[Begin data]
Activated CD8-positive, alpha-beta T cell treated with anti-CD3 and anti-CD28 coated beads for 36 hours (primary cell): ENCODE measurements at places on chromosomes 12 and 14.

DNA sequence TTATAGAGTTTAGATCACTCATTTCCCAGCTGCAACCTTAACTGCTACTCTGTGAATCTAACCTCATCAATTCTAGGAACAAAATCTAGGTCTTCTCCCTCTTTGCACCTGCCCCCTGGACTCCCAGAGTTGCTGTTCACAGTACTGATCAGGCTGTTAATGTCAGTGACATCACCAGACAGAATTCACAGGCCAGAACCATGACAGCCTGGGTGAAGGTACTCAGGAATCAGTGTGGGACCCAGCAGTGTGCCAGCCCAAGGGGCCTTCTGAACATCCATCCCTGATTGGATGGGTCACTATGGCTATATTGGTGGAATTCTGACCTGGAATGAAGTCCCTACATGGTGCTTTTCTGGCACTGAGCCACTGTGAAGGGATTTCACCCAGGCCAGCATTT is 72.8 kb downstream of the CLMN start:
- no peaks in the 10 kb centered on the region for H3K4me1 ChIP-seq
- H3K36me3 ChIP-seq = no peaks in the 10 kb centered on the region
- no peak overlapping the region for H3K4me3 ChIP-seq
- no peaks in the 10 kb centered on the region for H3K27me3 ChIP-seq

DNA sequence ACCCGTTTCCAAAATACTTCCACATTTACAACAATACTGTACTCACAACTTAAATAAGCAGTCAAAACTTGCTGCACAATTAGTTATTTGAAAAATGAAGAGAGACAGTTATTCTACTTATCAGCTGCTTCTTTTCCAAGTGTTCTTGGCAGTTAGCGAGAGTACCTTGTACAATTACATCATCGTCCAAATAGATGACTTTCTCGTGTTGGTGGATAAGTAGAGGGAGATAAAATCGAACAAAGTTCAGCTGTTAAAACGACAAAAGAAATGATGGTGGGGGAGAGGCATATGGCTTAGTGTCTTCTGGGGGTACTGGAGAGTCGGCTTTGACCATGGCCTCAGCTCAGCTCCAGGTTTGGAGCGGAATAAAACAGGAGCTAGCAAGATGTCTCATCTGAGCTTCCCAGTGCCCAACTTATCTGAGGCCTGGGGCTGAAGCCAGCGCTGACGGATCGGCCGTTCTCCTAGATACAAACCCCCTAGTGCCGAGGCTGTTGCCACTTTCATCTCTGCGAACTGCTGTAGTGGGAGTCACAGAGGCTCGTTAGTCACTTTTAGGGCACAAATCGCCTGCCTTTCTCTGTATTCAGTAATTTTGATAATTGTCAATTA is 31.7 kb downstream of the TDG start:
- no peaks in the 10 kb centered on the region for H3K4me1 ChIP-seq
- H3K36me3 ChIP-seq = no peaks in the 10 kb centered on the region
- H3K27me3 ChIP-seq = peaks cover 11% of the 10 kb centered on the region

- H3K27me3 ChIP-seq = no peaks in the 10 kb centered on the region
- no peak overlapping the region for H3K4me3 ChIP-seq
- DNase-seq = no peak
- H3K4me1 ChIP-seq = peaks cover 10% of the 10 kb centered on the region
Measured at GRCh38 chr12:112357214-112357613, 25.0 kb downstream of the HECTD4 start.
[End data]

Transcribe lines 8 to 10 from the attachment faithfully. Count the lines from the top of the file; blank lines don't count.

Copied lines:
- no peaks in the 10 kb centered on the region for H3K4me1 ChIP-seq
- H3K36me3 ChIP-seq = no peaks in the 10 kb centered on the region
- H3K27me3 ChIP-seq = peaks cover 11% of the 10 kb centered on the region